OS3G - Open Source, 3rd Generation

A (humble) attempt to publish news from the trenches where Free/Libre/Open-Source Software is brought to the mainstream -- and Francois Letellier's blog, too

Wednesday, March 22, 2006

The Bright Side of Open Source

Pierre Cros (Entr'ouvert) pointed me to a blog entry from Susan Wu, Chief Marketing Officer of the Apache Software Foundation. Susan addresses the question of how the open source model has been "watered down". Between the lines, you may read that there are two sides: the bright side of open source, with the "true" open source players, and the dark side of it, with bad guys taking advantage of the wave for marketing purposes.

Quoting Gianugo Rabellino from this blog entry: "[...] we’re seeing how the status of Open Source is just too much up for grabs by anyone, and easily circumventable using a few tricks that have become “classic” as in the sentence above. I don’t really have a solution handy: I’ve been thinking about starting a new “movement” under a different umbrella which would encompass Open Source yet augment it with the most prominent value coming from community-based development, but I know this would require quite some effort and a lot of inertia to get the ball rolling."

Right, the term "open source" in its strict meaning only describes a category of licenses (which roughly matches what the FSF calls "free"). But is there more to open source than a legal framework?

As proposed by Business Week, 2005 was probably a turning point for open source. Part of the reasons was that open source players eventually became profitable and the Valley VCs not longer overlooked open source startups. The bottom line is, in the Valley and elsewhere, that any old ISV now is open source in a way or another. This is becoming ridiculous: software vendors all have "their own" open source solutions, different from other -open source- solutions from their competitors. So what's the value of open source here? Is reinvention of the wheel the open source way to go? We all doubt it.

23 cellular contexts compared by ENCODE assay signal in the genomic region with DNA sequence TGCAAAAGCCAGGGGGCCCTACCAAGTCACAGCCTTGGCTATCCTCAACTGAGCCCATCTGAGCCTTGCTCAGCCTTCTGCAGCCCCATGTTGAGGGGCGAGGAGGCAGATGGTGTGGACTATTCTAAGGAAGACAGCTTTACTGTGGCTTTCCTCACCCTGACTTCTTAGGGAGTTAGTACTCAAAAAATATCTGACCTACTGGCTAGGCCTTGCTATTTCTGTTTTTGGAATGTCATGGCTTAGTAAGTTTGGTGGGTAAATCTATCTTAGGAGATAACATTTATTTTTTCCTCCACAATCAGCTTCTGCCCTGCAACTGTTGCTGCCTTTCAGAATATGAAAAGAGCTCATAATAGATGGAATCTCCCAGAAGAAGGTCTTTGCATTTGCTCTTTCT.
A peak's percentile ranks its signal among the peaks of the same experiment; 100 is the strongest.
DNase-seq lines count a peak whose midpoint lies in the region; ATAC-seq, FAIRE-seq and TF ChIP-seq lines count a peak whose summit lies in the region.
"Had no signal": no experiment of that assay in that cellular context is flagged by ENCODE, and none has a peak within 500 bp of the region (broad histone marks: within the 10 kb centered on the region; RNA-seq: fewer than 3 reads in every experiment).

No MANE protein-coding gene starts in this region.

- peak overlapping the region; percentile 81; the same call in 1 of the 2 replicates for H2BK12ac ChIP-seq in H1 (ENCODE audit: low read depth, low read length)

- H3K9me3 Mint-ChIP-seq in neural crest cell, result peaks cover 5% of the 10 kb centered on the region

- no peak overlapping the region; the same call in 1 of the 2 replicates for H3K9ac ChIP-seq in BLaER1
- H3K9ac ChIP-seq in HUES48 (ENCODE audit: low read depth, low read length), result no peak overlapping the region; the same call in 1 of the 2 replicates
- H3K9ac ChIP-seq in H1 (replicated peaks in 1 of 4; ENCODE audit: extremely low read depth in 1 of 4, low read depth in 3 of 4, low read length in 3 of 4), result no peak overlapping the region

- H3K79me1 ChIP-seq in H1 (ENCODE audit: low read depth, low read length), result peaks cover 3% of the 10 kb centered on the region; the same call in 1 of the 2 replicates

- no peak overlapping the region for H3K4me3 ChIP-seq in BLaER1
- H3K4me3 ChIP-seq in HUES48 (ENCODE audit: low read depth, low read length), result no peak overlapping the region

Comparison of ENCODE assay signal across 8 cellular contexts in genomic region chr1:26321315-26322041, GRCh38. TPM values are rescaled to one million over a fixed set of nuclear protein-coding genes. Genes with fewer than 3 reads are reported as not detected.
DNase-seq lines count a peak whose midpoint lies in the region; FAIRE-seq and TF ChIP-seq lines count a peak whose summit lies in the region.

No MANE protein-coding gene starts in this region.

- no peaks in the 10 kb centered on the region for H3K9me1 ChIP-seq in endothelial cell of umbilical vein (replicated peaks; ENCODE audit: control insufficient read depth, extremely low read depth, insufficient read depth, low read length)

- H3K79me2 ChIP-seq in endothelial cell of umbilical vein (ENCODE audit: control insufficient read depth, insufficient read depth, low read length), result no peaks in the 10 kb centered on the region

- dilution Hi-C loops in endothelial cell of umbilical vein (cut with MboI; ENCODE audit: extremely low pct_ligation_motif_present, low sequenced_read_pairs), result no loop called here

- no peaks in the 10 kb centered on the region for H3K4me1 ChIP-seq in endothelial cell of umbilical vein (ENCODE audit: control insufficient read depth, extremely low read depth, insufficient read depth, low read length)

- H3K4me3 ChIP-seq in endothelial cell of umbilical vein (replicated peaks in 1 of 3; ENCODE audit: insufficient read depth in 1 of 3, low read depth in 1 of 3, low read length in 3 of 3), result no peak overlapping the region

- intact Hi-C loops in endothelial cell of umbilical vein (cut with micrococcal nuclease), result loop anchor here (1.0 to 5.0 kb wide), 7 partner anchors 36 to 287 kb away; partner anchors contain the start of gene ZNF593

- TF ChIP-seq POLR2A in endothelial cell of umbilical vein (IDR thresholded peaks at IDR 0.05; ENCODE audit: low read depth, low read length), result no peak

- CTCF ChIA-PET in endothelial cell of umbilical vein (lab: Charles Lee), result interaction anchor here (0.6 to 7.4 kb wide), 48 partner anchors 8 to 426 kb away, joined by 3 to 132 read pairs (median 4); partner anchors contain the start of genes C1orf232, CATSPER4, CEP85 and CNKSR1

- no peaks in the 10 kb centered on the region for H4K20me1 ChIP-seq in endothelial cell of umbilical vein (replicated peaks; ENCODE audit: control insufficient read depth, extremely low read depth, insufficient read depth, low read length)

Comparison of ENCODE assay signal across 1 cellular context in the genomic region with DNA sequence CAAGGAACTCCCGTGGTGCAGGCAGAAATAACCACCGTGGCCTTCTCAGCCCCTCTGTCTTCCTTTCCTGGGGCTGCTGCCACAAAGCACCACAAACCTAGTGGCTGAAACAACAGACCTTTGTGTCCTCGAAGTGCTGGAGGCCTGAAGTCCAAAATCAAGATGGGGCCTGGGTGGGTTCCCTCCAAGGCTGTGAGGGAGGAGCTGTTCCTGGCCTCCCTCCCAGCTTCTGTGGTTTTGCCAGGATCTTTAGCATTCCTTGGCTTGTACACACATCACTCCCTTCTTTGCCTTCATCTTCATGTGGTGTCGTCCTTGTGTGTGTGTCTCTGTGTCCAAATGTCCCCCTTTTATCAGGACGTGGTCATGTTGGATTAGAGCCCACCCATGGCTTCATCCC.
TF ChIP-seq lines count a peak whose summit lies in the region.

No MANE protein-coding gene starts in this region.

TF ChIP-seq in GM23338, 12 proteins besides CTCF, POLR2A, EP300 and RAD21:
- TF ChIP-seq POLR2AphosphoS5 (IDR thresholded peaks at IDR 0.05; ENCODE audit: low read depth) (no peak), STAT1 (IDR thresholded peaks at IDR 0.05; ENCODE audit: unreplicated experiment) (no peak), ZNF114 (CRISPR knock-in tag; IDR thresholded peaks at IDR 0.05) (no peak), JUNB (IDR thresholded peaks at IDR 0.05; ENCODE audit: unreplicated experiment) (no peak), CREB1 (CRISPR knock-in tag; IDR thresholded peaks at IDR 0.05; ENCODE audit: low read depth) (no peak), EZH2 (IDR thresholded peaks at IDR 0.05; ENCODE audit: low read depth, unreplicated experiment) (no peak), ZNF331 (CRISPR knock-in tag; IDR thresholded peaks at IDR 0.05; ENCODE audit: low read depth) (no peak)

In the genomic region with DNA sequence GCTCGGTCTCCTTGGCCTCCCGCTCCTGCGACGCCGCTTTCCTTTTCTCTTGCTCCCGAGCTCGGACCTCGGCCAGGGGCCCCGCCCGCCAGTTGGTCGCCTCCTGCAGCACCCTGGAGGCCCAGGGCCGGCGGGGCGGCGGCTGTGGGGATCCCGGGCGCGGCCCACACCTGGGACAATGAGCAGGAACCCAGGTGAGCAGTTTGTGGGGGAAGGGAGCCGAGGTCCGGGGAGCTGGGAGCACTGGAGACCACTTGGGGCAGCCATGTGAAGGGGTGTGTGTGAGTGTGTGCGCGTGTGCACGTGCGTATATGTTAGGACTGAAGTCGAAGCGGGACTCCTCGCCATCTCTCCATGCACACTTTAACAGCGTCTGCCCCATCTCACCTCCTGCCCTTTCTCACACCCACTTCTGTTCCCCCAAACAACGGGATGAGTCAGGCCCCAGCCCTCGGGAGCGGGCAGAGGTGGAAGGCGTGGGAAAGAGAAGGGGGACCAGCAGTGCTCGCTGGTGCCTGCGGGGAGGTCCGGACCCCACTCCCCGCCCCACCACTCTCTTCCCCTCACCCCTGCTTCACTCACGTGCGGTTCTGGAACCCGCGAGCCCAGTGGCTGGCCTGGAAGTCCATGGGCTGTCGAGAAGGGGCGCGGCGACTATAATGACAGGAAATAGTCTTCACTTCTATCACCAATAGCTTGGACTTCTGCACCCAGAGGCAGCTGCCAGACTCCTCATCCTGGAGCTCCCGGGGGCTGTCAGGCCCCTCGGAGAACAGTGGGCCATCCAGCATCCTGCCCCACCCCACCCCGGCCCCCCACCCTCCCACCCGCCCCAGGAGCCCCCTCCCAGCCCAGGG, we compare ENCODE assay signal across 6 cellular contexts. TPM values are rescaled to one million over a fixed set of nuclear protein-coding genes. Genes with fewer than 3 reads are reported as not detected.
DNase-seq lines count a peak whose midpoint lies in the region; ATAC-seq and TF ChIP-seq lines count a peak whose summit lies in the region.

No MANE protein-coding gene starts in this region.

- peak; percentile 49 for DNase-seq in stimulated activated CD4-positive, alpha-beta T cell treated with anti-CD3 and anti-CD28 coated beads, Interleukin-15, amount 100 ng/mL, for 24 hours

Yet, legally speaking, all players are open source because they distribute software under an open source license.

Form an Apache viewpoint, I can understand that some old timers of free/open source software feel bitter. The Foundation was created with a couple of strict principles in mind, including meritocracy, avoidance of brand fascination, etc. What is remaining of this old meritocratic spirit when software giants buy open source credibility (cf BEA / Beehive), use open source as a dumping strategy (cf IMB-Gluecode / Geronimo - ironically enough, IBM pushes talks calling projects "true open source")? I can understand that some feel bitter.

Yet, one may wonder if open source in general, and Apache in particular would have been so successful without discreet support from the same software giants: code donations from some (Sun / Tomcat), code promotion by others (IBM / httpd), not to mention massive communication about open source from all sides. Biting the hand that's feeding open source...

Gianugo is calling for a new movement. But this movement is already around - and I call it "third generation of open source", just because I failed to find a more appropriate wording.

Third generation of open source is a collective strategy aiming a developing open source software through a collaborative process that encompasses more than just code. Because the world is a-changing, and because the business world now is taking over the open source wave.

Collaboration in an 3G open source organization may not happen at level of single projects - and one may even argue that some projects leaders come from the dark side of open source. But the ultimate goal is to have cross-projects collaboration. To bring back the value of open source at a higher level. And because the parties involved no longer are individuals, but also legal entities, a governance model that goes beyond meritocracy is needed. Such governance should be open and transparent, so that the organization be not used as a smoke screen. The open source world is to face the cold reality that open source now serves commercial interests, and it is the price to pay to become more mature and be ready for the next step: unleashing the value of collaboration at a cross-organization level. Or put in other words: yes, there are ethical reasons for going the free/open source way, but there are also sound economical motivations and, beyond, externalities in term of social welfare that policymakers take into account. The open source picture is becoming global. The genie is out of the bottle.

And it's legitimate that all try to make a living for themselves in this open source world. What's damaging to the open source movement is the propagation of urban legends from the good old days. Not values - legends.


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